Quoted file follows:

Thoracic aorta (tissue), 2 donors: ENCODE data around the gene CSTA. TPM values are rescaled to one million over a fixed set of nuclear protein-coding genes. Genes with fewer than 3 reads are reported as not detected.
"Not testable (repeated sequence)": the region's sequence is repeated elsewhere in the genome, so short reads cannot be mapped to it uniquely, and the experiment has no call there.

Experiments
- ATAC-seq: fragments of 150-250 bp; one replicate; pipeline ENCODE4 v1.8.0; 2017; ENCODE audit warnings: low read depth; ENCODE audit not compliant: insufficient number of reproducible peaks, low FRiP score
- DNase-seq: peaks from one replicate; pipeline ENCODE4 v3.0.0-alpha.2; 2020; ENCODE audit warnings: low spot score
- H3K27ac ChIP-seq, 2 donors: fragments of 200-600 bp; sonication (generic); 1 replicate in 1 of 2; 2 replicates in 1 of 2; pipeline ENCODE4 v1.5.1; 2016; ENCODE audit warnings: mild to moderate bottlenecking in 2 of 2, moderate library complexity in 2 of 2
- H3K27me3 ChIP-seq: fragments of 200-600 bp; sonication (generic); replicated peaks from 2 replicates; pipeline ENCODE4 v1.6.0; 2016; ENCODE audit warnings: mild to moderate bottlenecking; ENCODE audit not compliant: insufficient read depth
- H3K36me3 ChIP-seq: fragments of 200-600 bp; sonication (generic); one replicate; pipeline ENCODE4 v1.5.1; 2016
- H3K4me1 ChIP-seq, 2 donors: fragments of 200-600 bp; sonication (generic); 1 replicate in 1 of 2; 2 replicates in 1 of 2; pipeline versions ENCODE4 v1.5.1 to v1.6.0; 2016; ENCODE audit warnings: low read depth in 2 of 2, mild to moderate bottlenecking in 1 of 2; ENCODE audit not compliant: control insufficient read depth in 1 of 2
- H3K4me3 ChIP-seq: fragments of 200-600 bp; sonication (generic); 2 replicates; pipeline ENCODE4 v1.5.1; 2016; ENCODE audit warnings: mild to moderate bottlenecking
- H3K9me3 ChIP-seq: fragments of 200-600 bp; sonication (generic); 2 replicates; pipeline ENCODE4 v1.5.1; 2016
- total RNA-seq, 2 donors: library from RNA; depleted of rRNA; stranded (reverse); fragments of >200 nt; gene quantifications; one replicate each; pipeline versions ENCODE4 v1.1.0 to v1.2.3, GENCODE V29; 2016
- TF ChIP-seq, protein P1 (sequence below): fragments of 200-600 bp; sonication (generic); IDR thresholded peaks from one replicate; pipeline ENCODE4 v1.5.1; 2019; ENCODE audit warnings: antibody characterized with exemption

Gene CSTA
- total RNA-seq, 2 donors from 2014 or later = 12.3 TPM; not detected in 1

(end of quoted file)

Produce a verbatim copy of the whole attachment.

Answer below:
Thoracic aorta (tissue), 2 donors: ENCODE data around the gene CSTA. TPM values are rescaled to one million over a fixed set of nuclear protein-coding genes. Genes with fewer than 3 reads are reported as not detected.
"Not testable (repeated sequence)": the region's sequence is repeated elsewhere in the genome, so short reads cannot be mapped to it uniquely, and the experiment has no call there.

Experiments
- ATAC-seq: fragments of 150-250 bp; one replicate; pipeline ENCODE4 v1.8.0; 2017; ENCODE audit warnings: low read depth; ENCODE audit not compliant: insufficient number of reproducible peaks, low FRiP score
- DNase-seq: peaks from one replicate; pipeline ENCODE4 v3.0.0-alpha.2; 2020; ENCODE audit warnings: low spot score
- H3K27ac ChIP-seq, 2 donors: fragments of 200-600 bp; sonication (generic); 1 replicate in 1 of 2; 2 replicates in 1 of 2; pipeline ENCODE4 v1.5.1; 2016; ENCODE audit warnings: mild to moderate bottlenecking in 2 of 2, moderate library complexity in 2 of 2
- H3K27me3 ChIP-seq: fragments of 200-600 bp; sonication (generic); replicated peaks from 2 replicates; pipeline ENCODE4 v1.6.0; 2016; ENCODE audit warnings: mild to moderate bottlenecking; ENCODE audit not compliant: insufficient read depth
- H3K36me3 ChIP-seq: fragments of 200-600 bp; sonication (generic); one replicate; pipeline ENCODE4 v1.5.1; 2016
- H3K4me1 ChIP-seq, 2 donors: fragments of 200-600 bp; sonication (generic); 1 replicate in 1 of 2; 2 replicates in 1 of 2; pipeline versions ENCODE4 v1.5.1 to v1.6.0; 2016; ENCODE audit warnings: low read depth in 2 of 2, mild to moderate bottlenecking in 1 of 2; ENCODE audit not compliant: control insufficient read depth in 1 of 2
- H3K4me3 ChIP-seq: fragments of 200-600 bp; sonication (generic); 2 replicates; pipeline ENCODE4 v1.5.1; 2016; ENCODE audit warnings: mild to moderate bottlenecking
- H3K9me3 ChIP-seq: fragments of 200-600 bp; sonication (generic); 2 replicates; pipeline ENCODE4 v1.5.1; 2016
- total RNA-seq, 2 donors: library from RNA; depleted of rRNA; stranded (reverse); fragments of >200 nt; gene quantifications; one replicate each; pipeline versions ENCODE4 v1.1.0 to v1.2.3, GENCODE V29; 2016
- TF ChIP-seq, protein P1 (sequence below): fragments of 200-600 bp; sonication (generic); IDR thresholded peaks from one replicate; pipeline ENCODE4 v1.5.1; 2019; ENCODE audit warnings: antibody characterized with exemption

Gene CSTA
- total RNA-seq, 2 donors from 2014 or later = 12.3 TPM; not detected in 1